Program attempts to help public understand Islam

With the growth of the Islamic religion in not only the country but the world, the James V. Brown Library held “Understanding Islam” Thursday night to give participants an in-depth look at what exactly the religion believes and how it has grown.

Historian and retired Col. John Maietta, who served tours in northern Bosnia, Kosovo and Iraq, discussed the world’s second-largest religion behind Christianity.

Maietta, who is not a Muslim himself, explained that he believes it is important to understand all religions and cultures because Americans continue to live in a diverse community.

“Because of customs of dress, Muslims are visible in a way that other religions aren’t, and I think that makes people anxious. I hope to give people, not so much a comfortable feeling, but an understanding of other beliefs,” he said after the two-part presentation, which will continue Oct. 17.

When speaking with the group on the importance of understanding all beliefs, he said: “It’s important to understand. It’s part of the fabric of human history.”

While explaining the beliefs and history of Islam, Maietta told the audience that there is overlap between Islam and other religions.

Maietta explained that Muhammad, who is believed to be the last prophet of God, began the religion after receiving revelations from the angel Gabriel. The Quran also speaks about Jesus, Mary and other prophets. Maietta did mention that although Jesus is mentioned in the Muslim faith, he is not seen as divine.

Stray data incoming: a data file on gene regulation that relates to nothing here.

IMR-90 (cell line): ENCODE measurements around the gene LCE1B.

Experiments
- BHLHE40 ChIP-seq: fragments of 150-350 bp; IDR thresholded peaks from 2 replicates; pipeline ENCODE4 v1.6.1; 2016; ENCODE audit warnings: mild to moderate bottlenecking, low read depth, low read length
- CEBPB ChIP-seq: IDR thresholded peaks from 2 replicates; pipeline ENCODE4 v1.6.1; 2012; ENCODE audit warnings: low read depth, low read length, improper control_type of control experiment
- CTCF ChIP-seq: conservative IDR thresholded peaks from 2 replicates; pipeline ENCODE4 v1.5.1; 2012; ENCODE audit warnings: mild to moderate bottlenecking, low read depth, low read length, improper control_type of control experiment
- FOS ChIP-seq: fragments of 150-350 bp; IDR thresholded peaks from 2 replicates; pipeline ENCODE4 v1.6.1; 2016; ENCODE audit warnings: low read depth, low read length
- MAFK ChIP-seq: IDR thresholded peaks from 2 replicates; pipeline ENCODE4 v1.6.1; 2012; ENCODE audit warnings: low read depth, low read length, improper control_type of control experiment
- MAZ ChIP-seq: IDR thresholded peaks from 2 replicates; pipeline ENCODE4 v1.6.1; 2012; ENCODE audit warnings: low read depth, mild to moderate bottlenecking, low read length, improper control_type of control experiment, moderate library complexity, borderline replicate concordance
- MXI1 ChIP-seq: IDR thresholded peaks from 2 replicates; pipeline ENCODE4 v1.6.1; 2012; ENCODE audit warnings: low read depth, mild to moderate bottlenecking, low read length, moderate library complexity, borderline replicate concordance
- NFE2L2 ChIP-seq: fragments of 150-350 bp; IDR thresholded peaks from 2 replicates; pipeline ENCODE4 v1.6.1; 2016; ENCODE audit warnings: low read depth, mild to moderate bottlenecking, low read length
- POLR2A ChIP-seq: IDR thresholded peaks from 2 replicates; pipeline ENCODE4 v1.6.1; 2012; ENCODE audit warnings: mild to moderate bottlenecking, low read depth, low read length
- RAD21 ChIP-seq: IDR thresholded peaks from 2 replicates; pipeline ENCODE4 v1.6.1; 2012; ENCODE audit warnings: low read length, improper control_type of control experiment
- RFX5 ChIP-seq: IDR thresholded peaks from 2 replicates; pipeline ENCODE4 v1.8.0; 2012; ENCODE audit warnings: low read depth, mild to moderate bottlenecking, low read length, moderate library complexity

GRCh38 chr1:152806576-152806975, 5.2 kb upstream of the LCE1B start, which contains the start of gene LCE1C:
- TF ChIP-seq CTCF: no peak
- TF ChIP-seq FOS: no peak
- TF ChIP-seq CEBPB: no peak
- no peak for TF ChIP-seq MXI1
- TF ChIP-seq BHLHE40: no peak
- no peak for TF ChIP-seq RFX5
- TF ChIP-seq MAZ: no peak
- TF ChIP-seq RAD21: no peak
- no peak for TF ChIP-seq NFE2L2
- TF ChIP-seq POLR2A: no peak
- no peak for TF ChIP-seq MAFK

The God that Islam worships is seen as the same one in the Christian and Jewish faiths, Maietta said.

“Religion traditions are fluid,” he said. “They bend and merge.”

After Muhammad’s death in 632, four caliphs, or religious leaders, took over the religion. Maietta explained that through expansion, between the years 700 and 1,200, several divisions of Islam were formed.

Sunnis is the type of Islam that a majority of Muslims follow, Maietta said. Shi’ites believe that the 12th Imam, or direct descendant of Muhammad, will one day return.

During that same time period, the Islamic faith went through a “phenomenally fast expansion,” which took it from current day Pakistan to Spain.

At the conclusion of the presentation, Maietta explained that Muslims are a growing part of the country and it’s important to learn about their culture and beliefs.

When asked what he wanted the audience to take away from the program, Maietta said that the public should understand that Islamic worshippers come to the U.S. for the same reasons now that people have been for centuries.

“We owe it to them to understand their core beliefs,” he said.